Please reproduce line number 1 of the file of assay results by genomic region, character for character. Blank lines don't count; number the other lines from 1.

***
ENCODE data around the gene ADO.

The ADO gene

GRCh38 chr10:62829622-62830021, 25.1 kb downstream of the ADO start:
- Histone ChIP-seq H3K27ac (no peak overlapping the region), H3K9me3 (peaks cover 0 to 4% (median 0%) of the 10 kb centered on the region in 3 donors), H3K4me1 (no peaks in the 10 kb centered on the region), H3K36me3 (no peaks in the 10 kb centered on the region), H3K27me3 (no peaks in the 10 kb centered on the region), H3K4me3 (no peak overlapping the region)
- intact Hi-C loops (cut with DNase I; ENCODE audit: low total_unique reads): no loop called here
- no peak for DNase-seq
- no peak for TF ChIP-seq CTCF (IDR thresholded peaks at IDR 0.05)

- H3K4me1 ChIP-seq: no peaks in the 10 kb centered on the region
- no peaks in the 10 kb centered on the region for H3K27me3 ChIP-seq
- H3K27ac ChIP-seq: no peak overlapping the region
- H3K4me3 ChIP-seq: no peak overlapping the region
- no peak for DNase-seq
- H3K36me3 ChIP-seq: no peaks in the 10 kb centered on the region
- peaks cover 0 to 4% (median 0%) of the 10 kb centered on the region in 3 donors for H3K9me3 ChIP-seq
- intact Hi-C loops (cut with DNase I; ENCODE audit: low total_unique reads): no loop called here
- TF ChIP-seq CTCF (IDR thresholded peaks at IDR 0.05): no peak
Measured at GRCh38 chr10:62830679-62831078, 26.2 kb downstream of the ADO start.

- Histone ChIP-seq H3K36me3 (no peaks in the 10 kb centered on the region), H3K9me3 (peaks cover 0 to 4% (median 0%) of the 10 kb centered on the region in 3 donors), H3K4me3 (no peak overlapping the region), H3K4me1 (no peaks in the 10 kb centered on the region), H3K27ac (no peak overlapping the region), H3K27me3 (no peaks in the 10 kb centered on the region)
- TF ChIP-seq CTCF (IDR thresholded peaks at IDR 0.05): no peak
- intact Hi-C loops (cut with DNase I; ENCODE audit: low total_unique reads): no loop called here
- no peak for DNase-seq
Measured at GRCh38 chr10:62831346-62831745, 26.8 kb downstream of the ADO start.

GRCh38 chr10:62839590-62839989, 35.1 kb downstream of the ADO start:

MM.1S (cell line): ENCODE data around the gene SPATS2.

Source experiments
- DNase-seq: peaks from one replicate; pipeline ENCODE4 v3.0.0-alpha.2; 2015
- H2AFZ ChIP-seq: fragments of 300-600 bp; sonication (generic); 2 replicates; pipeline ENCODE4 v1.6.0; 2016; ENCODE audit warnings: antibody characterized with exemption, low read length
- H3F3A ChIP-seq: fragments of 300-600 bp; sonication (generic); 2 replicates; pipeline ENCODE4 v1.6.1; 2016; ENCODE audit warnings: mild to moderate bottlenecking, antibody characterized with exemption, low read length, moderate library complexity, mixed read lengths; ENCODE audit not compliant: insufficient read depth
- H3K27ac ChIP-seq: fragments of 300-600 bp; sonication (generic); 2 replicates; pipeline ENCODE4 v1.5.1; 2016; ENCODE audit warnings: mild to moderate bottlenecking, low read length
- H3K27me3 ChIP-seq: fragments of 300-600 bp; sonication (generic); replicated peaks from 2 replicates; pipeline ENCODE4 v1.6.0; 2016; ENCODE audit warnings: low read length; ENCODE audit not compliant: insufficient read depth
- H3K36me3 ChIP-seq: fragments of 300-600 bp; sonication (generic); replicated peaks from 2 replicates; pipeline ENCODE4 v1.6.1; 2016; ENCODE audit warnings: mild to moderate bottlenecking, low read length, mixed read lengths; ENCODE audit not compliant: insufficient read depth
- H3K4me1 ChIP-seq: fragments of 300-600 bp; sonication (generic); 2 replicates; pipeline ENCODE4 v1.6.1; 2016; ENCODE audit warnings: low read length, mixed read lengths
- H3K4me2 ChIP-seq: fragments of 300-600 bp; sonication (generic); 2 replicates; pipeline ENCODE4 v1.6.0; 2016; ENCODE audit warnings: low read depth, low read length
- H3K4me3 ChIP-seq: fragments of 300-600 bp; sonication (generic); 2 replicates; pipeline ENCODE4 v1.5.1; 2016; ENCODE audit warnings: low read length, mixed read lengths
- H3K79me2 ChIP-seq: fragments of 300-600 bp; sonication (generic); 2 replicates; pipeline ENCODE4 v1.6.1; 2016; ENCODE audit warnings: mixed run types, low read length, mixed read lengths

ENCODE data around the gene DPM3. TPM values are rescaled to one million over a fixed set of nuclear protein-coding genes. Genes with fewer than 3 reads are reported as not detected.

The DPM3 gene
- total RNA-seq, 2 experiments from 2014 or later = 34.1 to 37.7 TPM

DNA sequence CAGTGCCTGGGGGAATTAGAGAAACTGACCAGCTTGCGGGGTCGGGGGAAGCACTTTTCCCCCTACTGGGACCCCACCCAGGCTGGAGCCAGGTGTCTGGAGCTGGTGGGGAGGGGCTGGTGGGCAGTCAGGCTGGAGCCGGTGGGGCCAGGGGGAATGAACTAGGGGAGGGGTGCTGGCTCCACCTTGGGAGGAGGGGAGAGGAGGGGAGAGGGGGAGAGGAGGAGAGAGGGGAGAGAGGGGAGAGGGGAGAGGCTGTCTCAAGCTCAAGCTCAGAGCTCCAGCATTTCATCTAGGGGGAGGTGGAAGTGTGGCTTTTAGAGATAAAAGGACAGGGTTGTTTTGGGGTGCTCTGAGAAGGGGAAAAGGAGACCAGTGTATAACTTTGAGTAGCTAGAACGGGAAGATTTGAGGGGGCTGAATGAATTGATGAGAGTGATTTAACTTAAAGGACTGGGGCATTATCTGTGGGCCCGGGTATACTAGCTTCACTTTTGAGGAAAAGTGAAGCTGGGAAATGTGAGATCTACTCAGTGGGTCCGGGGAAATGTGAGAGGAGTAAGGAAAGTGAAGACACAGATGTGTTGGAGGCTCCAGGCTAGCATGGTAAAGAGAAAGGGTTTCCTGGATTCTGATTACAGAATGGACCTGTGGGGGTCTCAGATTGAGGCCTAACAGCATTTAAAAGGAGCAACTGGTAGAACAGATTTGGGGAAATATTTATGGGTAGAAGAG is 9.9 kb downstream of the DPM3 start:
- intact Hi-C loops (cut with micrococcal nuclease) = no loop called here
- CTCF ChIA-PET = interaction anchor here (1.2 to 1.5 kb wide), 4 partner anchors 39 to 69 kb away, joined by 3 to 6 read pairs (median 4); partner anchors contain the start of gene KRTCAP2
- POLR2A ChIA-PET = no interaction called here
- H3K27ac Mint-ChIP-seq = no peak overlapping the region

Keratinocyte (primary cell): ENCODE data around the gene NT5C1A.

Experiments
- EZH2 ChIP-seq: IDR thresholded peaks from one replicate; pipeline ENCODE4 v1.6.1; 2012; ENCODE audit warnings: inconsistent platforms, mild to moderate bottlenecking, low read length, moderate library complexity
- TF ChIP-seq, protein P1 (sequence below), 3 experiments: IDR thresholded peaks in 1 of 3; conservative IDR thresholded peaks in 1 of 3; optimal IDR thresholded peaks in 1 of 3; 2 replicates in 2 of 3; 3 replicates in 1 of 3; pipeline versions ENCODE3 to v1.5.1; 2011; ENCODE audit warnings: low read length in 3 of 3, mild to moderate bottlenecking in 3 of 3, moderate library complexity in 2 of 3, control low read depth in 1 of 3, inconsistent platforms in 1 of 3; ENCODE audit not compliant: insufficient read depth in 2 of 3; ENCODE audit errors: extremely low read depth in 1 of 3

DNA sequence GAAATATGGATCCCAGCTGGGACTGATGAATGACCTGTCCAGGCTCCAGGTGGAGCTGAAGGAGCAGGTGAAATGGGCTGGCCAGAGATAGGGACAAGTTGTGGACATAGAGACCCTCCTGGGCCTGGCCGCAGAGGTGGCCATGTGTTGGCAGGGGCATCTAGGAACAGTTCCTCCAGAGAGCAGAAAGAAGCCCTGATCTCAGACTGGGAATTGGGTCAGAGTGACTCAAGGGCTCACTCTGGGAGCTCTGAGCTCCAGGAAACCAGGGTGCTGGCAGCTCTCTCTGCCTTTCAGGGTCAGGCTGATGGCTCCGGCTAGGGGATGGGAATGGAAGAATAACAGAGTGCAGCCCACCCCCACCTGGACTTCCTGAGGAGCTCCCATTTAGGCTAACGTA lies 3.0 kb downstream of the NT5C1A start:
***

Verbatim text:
ENCODE data around the gene ADO.